Obesity is considered a public health problem in many parts of the world, and the rates of obesity are rising; the World Health Organization has called obesity a "global epidemic." While there is debate about what constitutes healthy body weight, and whether that may be different for different people, there is evidence that obese people are more likely to have other diseases including type 2 diabetes and heart disease. Obesity has also been linked to a reduction in life expectancy.
Hormones including leptin and ghrelin are produced by various organs and fat tissue. Those hormones can help regulate hunger and satiety, a feeling of fullness, by acting on neurons in the brain. The relationships among various hormones, the organs that produce them, and cells throughout the body, such as the hypothalamus-pituitary-adrenal axis, are very complex. Scientists have sought to understand them in various ways, and several new studies have revealed new findings that were discovered using human samples, animal models, and computational tools.
Reporting in the Proceedings of the National Academy of Sciences (PNAS), researchers found that a protein called augmentor-alpha is highly expressed in agouti-related peptide (AgRP) neurons in the hypothalamus. AgRP neurons are known to trigger feelings of hunger. In a mouse model, fasting caused AgRP neurons to generate more augmentor-alpha. While this work has to be confirmed in humans, the researchers suggested that augmentor-alpha plays a crucial role in energy conservation and metabolism, and may be involved in other processes as well.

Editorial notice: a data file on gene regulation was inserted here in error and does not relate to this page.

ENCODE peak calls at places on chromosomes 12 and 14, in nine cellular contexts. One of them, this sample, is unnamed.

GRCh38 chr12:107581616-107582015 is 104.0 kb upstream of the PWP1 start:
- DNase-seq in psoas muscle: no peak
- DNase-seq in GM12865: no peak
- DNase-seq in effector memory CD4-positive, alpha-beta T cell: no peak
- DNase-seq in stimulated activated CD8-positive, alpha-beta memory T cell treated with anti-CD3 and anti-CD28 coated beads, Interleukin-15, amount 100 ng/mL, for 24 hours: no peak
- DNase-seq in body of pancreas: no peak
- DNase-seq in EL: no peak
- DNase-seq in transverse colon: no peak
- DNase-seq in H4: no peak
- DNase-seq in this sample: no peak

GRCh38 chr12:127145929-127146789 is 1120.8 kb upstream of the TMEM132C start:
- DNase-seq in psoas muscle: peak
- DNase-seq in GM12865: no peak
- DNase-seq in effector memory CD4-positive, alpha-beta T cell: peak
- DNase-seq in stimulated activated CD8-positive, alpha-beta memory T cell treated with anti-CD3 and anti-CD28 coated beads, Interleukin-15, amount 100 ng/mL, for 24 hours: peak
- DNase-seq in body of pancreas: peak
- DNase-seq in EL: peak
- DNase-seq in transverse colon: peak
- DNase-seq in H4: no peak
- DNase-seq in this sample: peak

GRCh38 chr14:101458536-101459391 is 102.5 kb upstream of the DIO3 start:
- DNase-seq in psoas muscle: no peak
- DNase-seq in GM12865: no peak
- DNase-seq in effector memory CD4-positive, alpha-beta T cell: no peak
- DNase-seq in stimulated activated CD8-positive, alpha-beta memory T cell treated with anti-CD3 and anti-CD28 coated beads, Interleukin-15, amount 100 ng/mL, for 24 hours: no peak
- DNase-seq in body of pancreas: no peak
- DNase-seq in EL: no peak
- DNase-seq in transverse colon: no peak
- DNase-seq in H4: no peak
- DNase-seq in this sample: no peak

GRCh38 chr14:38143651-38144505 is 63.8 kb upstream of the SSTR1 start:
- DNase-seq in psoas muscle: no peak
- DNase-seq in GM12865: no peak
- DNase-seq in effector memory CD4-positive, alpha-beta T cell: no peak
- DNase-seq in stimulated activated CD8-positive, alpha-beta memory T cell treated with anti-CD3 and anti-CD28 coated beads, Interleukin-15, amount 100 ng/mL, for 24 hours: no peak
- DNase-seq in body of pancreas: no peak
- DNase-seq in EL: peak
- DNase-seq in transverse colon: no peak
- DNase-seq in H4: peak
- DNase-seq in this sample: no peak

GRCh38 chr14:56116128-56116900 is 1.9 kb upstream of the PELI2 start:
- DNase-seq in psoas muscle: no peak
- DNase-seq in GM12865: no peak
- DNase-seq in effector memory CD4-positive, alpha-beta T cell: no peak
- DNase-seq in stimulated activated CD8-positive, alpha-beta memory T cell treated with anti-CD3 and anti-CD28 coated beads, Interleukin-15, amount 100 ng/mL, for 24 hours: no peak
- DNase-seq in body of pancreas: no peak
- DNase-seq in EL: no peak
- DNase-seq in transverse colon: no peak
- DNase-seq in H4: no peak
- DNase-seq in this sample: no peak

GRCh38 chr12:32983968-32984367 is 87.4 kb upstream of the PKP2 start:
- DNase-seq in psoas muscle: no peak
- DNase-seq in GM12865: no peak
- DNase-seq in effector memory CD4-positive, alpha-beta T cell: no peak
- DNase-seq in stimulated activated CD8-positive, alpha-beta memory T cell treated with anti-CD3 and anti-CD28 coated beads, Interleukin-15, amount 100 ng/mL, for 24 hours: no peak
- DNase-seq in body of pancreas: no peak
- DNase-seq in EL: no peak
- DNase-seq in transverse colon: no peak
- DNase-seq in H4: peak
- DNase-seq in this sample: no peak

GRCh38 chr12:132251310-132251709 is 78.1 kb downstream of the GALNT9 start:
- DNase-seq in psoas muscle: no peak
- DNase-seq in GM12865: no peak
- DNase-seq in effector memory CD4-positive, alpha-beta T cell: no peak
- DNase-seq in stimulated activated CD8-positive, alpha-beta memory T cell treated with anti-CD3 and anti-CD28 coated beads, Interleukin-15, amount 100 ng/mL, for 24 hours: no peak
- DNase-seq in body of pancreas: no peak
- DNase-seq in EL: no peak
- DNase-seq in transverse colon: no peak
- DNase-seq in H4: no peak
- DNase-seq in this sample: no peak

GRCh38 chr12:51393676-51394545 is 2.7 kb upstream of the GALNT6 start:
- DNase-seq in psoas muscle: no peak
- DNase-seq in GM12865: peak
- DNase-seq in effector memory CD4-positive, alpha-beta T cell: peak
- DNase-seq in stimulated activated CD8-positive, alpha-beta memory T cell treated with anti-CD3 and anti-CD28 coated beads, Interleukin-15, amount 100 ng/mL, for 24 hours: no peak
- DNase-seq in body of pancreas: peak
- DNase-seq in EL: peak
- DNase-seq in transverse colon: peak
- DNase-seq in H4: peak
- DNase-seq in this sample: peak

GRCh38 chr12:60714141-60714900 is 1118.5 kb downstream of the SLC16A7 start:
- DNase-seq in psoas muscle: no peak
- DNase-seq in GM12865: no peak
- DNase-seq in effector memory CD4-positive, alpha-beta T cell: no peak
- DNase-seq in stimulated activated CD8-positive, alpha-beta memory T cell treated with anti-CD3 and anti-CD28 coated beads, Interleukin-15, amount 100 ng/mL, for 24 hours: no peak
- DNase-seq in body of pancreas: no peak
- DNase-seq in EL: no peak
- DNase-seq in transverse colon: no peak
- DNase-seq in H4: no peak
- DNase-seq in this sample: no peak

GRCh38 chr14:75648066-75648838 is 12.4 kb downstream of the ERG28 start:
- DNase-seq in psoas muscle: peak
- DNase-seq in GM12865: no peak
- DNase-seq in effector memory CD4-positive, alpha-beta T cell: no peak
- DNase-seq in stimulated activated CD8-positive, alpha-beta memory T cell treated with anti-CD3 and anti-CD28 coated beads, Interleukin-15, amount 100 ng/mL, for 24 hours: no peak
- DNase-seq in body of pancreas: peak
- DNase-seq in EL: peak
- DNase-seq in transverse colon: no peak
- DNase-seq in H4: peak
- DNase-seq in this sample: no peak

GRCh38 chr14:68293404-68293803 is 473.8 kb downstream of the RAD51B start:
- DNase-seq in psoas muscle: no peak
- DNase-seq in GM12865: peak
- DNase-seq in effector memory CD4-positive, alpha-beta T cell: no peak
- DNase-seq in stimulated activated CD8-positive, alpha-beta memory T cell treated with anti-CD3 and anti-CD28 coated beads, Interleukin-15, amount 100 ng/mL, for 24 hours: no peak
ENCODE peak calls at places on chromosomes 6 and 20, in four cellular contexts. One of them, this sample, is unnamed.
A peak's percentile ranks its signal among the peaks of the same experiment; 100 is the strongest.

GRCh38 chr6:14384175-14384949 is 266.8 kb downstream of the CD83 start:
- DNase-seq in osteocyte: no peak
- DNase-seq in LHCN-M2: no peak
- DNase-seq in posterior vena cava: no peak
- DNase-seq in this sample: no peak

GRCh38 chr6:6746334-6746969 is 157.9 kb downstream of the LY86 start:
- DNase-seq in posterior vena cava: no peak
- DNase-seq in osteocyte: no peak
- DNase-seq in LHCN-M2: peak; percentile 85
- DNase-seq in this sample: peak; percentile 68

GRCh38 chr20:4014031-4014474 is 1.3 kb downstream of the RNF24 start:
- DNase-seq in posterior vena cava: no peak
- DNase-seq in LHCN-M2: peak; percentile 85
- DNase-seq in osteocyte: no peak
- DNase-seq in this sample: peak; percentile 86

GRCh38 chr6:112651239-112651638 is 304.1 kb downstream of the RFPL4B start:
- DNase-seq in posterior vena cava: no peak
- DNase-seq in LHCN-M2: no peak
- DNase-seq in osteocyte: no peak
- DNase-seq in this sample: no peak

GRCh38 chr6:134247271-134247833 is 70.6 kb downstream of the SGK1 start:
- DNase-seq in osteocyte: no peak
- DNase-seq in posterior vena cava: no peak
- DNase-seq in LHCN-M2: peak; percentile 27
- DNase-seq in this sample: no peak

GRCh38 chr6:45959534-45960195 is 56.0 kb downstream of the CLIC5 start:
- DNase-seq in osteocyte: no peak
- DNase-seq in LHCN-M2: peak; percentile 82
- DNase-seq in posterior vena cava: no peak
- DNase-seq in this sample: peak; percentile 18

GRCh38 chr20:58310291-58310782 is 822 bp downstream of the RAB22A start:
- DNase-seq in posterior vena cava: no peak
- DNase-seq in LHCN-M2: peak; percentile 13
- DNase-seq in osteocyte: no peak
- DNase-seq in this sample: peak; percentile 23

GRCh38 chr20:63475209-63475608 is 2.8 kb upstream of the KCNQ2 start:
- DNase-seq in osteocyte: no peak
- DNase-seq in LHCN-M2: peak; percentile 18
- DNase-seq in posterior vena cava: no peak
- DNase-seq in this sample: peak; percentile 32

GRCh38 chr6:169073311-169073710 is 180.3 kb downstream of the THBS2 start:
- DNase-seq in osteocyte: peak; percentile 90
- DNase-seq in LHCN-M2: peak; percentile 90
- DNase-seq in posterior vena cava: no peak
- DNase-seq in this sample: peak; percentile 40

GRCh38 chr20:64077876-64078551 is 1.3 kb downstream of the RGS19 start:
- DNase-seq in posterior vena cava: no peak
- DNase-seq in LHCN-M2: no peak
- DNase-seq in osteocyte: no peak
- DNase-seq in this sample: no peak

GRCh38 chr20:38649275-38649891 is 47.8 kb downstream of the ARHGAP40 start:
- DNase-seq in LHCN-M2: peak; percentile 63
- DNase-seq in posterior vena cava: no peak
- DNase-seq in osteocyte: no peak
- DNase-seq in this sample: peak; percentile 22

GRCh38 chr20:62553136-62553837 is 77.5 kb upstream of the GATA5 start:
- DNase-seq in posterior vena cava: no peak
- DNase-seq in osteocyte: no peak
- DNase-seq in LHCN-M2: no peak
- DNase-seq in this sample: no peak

A study reported in Cell Metabolism by a different group also focused on a molecule that stimulates AgRP neurons. This molecule, asprosin, promotes hunger by activating AgRP neurons. Previous research has indicated that asprosin raises the level of glucose in the blood through appetite stimulation. When people have lower asprosin levels, they are not as hungry and their glucose and insulin levels are lower.
This research identified the receptor for asprosin on AgRP neurons as protein tyrosine phosphatase receptor δ (Ptprd). When the researchers developed a drug that interfered with the link between Ptprd and asprosin, appetite and body weight was reduced in a mouse model.
"This new drug suppressed appetite, body weight, and blood glucose levels in obese mice by sequestering plasma asprosin. From a clinical standpoint, it means that this discovery could potentially yield a brand-new drug against metabolic syndrome," said first study author Ila Mishra, Ph.D., a research associate at Case Western Reserve School of Medicine. Now the researchers want to learn more about what other functions asprosin may perform.
In an unrelated study published in Frontiers in Endocrinology, scientists used mathematical modeling to analyze the relationship between two hormones in obese women. With a statistical approach called the Granger causality test, researchers analyzed the levels of cortisol, a stress hormone, and leptin, a hormone that promotes satiety in patients with obesity. Leptin also acts on neurons in the hypothalamus.
Though the study was very small, it indicated that in 14 of 18 patients, there was a reduction in leptin levels, which could be reducing satiety and raising their risk of obesity. The researchers suggested that a deeper understanding of the relationship between leptin and cortisol could help create new treatments for obesity.